Breed Group: Toy
Weight: Up to 6 lbs
Height: 6-9 inches
Coat: The Chihuahua coat comes in two varieties: The Smooth and Long coat. The Smooth coat has a glossy,
soft, and close coat which is full textured over the entire body, but quite scanty on the head and ears. The
Long coat has a soft, longer coat that can be slightly curly or flat. This variety does have an under-coat. Either
coat type comes in a variety of colors such as fawn, brown, black, and white. The coat may be solid in color,
marked with splashes of color, or tri-color. They are an average shedder.
Overview: The Chihuahua is the smallest of all breeds and has the distinction of being the oldest breed in
America. They were named after the Chihuahua region in Mexico. It is believed that this breed descended
from ancient breed that was larger in size and highly prized by Aztec royalty. The Chihuahua of today has a
very fine bone structure, but are actually quite muscular.
Character: The Chihuahua is a very individualistic breed. They each have their own unique personality, so
only a few generalizations can be made. They are commonly referred to as a "Chi". They are energetic,
graceful, and display a human-like expression. Their life span is the longest of any size dog.
Temperament: The Chihuahua is deeply devoted and fiercely loyal. They typically become extremely attached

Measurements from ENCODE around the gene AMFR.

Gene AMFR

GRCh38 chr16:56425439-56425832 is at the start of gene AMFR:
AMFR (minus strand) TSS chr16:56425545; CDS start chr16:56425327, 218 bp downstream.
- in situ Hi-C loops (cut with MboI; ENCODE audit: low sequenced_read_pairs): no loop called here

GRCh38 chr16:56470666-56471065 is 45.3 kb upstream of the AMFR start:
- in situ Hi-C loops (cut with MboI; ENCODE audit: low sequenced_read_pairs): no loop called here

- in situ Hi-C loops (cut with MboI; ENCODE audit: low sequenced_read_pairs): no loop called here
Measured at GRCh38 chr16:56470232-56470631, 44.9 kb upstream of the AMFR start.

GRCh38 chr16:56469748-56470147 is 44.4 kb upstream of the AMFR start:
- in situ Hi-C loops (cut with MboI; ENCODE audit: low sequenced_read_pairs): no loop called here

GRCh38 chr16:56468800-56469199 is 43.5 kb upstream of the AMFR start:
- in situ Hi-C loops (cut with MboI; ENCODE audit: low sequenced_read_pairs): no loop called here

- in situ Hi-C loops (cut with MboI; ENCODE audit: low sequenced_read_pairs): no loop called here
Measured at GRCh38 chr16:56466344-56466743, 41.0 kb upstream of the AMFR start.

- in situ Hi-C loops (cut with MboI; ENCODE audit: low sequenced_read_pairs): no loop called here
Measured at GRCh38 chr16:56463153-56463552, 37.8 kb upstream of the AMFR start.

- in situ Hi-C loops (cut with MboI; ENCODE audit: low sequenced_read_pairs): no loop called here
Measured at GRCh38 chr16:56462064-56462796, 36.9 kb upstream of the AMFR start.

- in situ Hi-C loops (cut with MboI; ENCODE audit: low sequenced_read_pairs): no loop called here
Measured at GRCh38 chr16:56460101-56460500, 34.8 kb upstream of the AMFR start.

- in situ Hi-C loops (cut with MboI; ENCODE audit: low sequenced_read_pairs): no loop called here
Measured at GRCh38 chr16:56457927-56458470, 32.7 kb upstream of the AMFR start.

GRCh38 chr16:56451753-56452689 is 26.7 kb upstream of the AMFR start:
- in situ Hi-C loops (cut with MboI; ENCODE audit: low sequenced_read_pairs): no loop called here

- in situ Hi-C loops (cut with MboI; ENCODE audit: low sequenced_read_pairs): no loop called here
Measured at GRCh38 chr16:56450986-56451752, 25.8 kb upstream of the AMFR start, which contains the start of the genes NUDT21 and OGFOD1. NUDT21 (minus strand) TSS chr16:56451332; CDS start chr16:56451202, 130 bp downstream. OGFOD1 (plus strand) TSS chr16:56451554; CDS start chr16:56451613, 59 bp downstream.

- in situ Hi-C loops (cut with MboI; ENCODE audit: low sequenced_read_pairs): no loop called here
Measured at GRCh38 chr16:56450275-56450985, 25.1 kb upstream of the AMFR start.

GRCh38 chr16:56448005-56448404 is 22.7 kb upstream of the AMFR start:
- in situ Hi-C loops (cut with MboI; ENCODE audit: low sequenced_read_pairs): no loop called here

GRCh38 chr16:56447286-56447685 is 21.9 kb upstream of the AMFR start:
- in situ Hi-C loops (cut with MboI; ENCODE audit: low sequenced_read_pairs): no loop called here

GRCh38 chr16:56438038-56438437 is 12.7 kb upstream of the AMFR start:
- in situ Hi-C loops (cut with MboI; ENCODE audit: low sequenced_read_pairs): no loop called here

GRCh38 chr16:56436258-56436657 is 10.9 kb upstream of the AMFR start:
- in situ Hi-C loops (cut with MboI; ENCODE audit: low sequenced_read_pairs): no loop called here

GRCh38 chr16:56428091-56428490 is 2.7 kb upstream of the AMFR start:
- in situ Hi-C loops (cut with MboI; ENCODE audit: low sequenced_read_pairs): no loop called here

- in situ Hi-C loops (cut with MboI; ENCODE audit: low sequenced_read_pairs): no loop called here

to one or two people. They are bold, fearless, and highly protective of their masters. They thrive on inordinate
amounts of attention. The Chihuahua is by nature gentle, loving, and sweet-tempered. They are wary of
strangers and make excellent watchdogs. This breed is not well suited for children or other pets. However,
they are sociable with their own kind. Chihuahuas are excellent companions in the right circumstances.
Care: The Chihuahua requires minimal grooming. The Smooth coat variety requires only occasional
brushing. The Long coat variety should be brushed several times a week with a soft bristle brush. Both
varieties only need bathing once a month using a mild shampoo. Special care must be given to not get water
into their ears as they are prone to ear infections. Dental hygiene is a must to prevent tooth loss. The health
issues that affect this breed include slipped stifles, open font or soft spot, eye problems, and heart disease.
The Chihuahua does not tolerate cold climates and must be protected when taken outside.
Training: The Chihuahua can be difficult to train, but with patience, love, and consistency do well. They
respond best to positive reinforcement. Chihuahuas can be housetrained by either the crate method or the
paper training method. Early, extensive, and intensive socialization is an absolute must for this breed.
Activity: The Chihuahua is an excellent apartment or condominium dweller. The majority of their exercise
needs can be met indoors with toys or play sessions. However, they greatly enjoy going with their owners and
benefit from daily walks. Using a harness is recommended instead of a leash is best given their delicate neck
and bone structure.